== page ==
Patoka Lake goes virtual to connect with public

Photos by Marlena Sloss/The Herald
Patoka Lake Interpretive Naturalist Dana Reckelhoff photographs frogs and tadpoles for a social media post outside the Patoka Lake Nature Center on Wednesday. Reckelhoff said the nature center is working on virtual programming as a way to provide people with experiences they might normally have in person.


PATOKA RESERVOIR — Nature centers at Indiana’s state parks may be closed, but that hasn’t stopped the naturalists from bringing programming to state park patrons.

In the weeks since Gov. Eric Holcomb announced the stay-at-home order, state parks staff have developed #VirtualINStatePark, a social media campaign to connect Hoosiers with educational posts about the state’s public lands. At Patoka Lake, Naturalist Dana Reckelhoff has brought the lake’s Facebook page to life with posts tagged with the hashtag.

“We still want to be able to give those educational opportunities,” Reckelhoff said. “This is us giving people the opportunity to learn more about Indiana’s natural and cultural heritage.”

In one of her first #VirtualINStatePark posts, Reckelhoff and other staff recorded a kayak tour of the lake during which Reckelhoff showed off some of the historical artifacts from the towns that were flooded when the reservoir was built. She also shared stories about the areas now under water, including one about the local currency — rabbit checks — that Thomas A. Parks created for use at his general store in the town of Newton Stewart.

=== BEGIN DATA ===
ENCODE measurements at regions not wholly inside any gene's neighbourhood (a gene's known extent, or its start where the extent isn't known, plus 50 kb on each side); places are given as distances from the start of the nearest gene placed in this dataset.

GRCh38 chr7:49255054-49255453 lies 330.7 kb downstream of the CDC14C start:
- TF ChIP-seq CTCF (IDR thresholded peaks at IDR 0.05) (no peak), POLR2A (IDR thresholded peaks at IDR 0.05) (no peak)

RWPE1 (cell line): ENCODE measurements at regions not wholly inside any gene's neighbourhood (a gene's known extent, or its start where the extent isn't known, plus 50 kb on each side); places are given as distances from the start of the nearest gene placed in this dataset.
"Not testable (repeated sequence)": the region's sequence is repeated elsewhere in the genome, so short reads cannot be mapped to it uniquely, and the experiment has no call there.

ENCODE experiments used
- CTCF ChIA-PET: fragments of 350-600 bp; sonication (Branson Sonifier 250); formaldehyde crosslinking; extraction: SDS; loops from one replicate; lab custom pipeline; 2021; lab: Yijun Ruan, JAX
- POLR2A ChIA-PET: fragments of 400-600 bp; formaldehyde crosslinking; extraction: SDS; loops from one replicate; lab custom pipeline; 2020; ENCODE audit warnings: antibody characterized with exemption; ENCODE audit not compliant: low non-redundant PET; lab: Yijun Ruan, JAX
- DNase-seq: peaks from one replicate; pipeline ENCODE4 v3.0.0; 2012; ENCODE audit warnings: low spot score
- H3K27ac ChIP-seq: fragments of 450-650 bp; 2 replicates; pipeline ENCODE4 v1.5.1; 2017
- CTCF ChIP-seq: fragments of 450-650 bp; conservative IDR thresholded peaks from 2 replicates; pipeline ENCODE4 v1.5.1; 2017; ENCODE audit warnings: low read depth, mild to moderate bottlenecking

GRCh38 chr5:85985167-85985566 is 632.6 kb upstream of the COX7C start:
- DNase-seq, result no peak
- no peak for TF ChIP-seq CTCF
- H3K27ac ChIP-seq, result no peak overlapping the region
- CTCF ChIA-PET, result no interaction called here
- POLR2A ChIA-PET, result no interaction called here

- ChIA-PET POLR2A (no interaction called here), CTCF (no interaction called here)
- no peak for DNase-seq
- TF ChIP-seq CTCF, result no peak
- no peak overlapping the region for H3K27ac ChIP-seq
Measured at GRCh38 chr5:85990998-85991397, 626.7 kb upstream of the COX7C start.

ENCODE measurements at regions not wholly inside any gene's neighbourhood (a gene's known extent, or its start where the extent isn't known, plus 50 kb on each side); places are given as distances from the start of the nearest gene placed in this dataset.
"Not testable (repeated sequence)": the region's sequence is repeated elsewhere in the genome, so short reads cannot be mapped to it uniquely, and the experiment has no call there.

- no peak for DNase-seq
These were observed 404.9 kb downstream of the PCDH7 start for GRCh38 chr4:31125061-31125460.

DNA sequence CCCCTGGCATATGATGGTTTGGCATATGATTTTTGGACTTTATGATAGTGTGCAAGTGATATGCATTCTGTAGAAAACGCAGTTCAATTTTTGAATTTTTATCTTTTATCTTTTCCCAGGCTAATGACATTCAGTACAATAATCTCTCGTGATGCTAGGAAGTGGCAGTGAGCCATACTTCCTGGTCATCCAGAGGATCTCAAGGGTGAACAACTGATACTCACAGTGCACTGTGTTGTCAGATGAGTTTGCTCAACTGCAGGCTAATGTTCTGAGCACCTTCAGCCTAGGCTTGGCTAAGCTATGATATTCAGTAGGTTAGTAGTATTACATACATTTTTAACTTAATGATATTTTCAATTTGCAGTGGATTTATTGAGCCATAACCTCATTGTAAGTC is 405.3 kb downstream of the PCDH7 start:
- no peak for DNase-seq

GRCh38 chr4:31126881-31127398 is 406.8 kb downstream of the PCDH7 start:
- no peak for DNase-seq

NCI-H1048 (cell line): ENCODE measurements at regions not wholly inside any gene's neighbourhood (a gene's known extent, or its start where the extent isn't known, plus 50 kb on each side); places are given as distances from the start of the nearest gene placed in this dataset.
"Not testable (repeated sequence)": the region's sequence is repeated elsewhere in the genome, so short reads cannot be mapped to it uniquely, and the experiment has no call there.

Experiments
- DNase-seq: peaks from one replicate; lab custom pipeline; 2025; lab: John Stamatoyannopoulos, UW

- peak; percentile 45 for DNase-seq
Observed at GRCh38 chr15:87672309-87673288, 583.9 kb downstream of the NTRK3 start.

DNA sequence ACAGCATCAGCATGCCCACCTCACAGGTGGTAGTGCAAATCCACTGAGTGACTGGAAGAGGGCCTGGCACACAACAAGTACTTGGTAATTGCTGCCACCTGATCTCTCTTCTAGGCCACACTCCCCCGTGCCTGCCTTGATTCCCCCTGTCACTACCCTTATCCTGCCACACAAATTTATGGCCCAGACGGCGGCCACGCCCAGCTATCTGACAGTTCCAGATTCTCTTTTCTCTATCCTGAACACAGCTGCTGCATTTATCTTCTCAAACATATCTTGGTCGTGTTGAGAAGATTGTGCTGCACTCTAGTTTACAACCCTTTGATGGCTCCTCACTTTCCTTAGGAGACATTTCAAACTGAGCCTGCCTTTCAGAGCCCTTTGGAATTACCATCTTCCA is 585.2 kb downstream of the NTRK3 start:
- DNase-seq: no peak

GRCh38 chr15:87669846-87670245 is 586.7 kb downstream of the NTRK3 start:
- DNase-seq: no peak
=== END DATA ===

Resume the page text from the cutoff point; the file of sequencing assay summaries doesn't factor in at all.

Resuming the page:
Reckelhoff often hosts kayak tours of the lake during the warmer months. This year, though, she had to cancel the first one due to COVID-19. Rather than doing away with it completely, she said, she took it online. She hopes to do that with some of the other programs she’d planned to hold this spring.

A frog is seen in a pond outside the Patoka Lake Nature Center on Wednesday.

Right now, the team is running a Facebook contest to come up with a name for the gift shop in the nature center — the contest runs through April 30 — and the staff is posting a photo series of items they find around the park. So far, they’ve posted a close-up of an eagle’s neck feathers and a photo of a dwarf iris, one of many wildflowers that grow along the hiking trails.

“We want people to feel like they’re still very much involved with what’s going on at Patoka Lake,” she said.

Coming up with ideas for posts has been pretty easy, Reckelhoff said, since her job already requires her to bring information to the public in creative ways. The challenge has been in taking those ideas onto the internet. Internet connectivity at Patoka Lake is spotty, so Facebook Live hasn’t been an option, Reckelhoff said. She also doesn’t have professional video or photo editing software.

“I’ve just been using whatever comes on my Galaxy smartphone,” Reckelhoff said.

Patrons haven’t seemed to mind. So far, Reckelhoff said, she’s been getting positive feedback on her posts.

Although Reckelhoff can’t hold programs in person yet, she’s still seen plenty of Hoosiers using Patoka Lake. The parking lot at the hiking trail heads is often full, and the boat ramps are getting lots of traffic.

“It has not slowed down at all,” Reckelhoff. “I think we’re actually seeing a little bit more [traffic] because people are off work.”

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